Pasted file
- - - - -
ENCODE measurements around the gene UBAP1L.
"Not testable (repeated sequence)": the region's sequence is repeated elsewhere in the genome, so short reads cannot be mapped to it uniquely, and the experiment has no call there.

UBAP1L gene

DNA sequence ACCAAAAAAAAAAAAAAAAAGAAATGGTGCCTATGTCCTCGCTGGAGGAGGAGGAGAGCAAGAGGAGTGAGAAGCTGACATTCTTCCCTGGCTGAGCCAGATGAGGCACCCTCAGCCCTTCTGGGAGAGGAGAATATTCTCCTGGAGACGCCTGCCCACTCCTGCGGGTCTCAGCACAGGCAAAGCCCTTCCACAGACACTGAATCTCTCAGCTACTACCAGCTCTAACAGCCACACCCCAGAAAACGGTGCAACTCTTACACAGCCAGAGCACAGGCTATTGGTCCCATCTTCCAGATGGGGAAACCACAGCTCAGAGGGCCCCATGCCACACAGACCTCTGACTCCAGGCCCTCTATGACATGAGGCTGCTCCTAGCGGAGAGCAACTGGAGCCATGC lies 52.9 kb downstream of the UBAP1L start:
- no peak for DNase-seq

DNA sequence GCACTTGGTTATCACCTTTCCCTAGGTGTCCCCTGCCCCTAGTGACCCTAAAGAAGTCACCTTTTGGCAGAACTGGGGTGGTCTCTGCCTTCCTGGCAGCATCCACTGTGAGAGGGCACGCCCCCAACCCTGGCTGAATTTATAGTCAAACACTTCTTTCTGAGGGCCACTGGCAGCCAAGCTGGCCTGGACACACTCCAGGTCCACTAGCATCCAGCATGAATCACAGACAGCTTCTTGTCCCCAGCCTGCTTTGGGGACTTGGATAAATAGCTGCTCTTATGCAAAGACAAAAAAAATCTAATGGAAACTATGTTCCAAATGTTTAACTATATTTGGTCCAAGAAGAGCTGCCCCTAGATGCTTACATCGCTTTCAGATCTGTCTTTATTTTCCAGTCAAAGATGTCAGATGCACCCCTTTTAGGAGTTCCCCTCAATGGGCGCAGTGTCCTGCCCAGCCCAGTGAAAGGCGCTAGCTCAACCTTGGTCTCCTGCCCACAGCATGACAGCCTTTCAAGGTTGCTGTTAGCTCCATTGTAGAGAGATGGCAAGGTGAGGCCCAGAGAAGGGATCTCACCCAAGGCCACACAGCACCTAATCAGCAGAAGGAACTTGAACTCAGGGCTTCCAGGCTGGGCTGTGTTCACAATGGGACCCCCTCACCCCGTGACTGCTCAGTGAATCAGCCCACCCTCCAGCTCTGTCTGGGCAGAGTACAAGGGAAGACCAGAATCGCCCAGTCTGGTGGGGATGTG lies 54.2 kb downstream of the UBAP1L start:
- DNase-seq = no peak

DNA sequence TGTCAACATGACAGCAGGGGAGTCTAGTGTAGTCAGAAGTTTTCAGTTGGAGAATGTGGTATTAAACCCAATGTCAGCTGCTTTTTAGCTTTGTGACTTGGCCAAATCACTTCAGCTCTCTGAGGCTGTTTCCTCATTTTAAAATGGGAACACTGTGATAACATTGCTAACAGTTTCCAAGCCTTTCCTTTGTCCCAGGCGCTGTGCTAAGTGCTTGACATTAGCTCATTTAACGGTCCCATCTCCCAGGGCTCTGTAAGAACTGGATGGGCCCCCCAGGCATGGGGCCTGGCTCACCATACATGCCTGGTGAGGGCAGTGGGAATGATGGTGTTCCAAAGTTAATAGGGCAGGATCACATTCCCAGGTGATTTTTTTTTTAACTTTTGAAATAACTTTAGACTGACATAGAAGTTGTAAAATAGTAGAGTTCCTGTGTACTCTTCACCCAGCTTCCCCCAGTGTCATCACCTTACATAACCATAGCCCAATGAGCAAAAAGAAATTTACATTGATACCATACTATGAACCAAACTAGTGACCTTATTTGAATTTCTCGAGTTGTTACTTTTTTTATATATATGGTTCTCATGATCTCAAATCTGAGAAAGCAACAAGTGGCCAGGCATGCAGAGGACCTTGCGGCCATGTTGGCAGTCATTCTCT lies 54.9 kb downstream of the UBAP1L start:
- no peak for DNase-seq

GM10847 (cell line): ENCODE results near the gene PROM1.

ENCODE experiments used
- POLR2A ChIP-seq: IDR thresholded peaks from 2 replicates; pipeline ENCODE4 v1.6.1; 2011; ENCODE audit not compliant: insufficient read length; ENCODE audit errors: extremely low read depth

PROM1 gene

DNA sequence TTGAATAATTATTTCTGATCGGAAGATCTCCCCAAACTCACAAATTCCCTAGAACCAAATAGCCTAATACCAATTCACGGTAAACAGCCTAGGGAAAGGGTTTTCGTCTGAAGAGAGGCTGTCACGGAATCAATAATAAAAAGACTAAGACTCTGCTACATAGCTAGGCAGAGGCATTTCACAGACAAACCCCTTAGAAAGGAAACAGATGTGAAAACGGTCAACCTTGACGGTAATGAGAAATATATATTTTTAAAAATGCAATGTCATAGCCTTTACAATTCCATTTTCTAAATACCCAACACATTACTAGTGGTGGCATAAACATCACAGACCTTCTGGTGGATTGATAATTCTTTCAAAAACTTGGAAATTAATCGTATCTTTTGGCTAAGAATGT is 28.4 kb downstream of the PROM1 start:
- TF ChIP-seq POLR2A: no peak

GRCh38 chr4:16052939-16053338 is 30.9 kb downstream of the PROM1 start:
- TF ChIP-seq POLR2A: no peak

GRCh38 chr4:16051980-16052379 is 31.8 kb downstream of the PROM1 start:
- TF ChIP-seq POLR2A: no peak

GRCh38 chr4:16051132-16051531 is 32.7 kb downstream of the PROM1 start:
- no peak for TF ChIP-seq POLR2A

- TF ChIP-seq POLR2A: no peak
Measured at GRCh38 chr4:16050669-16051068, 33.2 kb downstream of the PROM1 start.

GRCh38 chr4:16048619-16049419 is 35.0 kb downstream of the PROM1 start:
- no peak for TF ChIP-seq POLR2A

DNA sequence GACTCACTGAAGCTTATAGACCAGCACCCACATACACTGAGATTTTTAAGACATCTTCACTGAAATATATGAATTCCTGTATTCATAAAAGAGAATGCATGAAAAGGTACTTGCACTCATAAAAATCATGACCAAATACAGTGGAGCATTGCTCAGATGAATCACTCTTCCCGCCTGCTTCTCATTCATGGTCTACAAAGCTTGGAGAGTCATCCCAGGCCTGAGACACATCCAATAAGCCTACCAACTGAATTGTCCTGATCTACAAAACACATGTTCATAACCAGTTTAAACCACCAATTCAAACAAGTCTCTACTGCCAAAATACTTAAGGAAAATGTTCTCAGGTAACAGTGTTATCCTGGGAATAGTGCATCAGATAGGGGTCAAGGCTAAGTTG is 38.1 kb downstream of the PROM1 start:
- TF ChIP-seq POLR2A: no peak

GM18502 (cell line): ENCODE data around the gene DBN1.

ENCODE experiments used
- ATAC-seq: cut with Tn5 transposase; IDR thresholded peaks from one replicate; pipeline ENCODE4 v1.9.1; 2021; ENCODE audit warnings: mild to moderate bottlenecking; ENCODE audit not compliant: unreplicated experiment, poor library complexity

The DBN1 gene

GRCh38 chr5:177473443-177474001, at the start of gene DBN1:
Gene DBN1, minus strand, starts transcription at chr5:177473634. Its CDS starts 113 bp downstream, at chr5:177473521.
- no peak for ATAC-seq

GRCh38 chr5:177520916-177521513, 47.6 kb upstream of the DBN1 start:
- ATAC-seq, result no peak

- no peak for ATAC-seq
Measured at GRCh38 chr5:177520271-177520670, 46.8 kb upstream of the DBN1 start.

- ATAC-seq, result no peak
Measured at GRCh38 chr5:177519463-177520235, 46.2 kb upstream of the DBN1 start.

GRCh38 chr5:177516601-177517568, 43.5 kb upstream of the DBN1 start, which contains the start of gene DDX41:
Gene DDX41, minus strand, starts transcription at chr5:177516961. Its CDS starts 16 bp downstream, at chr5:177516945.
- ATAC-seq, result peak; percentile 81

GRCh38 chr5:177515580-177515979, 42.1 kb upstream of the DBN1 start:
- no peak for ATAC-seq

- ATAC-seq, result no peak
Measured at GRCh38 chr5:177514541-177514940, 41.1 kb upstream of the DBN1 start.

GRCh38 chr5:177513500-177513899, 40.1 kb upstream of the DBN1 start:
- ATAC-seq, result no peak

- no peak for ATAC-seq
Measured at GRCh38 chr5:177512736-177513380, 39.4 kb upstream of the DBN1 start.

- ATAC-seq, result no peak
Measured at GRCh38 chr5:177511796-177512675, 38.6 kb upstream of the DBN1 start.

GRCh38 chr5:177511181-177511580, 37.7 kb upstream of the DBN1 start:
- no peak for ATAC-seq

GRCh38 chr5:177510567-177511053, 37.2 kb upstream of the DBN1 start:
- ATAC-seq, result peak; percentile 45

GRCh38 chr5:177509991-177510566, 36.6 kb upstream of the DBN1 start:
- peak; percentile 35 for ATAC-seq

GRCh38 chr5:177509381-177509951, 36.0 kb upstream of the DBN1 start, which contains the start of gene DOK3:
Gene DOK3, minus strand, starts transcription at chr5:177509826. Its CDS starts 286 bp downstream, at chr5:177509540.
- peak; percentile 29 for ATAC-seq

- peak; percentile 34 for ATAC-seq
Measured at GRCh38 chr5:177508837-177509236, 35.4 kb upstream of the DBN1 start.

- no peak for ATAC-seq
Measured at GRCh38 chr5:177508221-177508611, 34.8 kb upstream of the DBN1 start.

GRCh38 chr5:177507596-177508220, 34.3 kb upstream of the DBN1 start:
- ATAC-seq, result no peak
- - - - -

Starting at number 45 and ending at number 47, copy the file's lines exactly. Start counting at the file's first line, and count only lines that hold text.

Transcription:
- no peak for ATAC-seq

- ATAC-seq, result no peak
Measured at GRCh38 chr5:177514541-177514940, 41.1 kb upstream of the DBN1 start.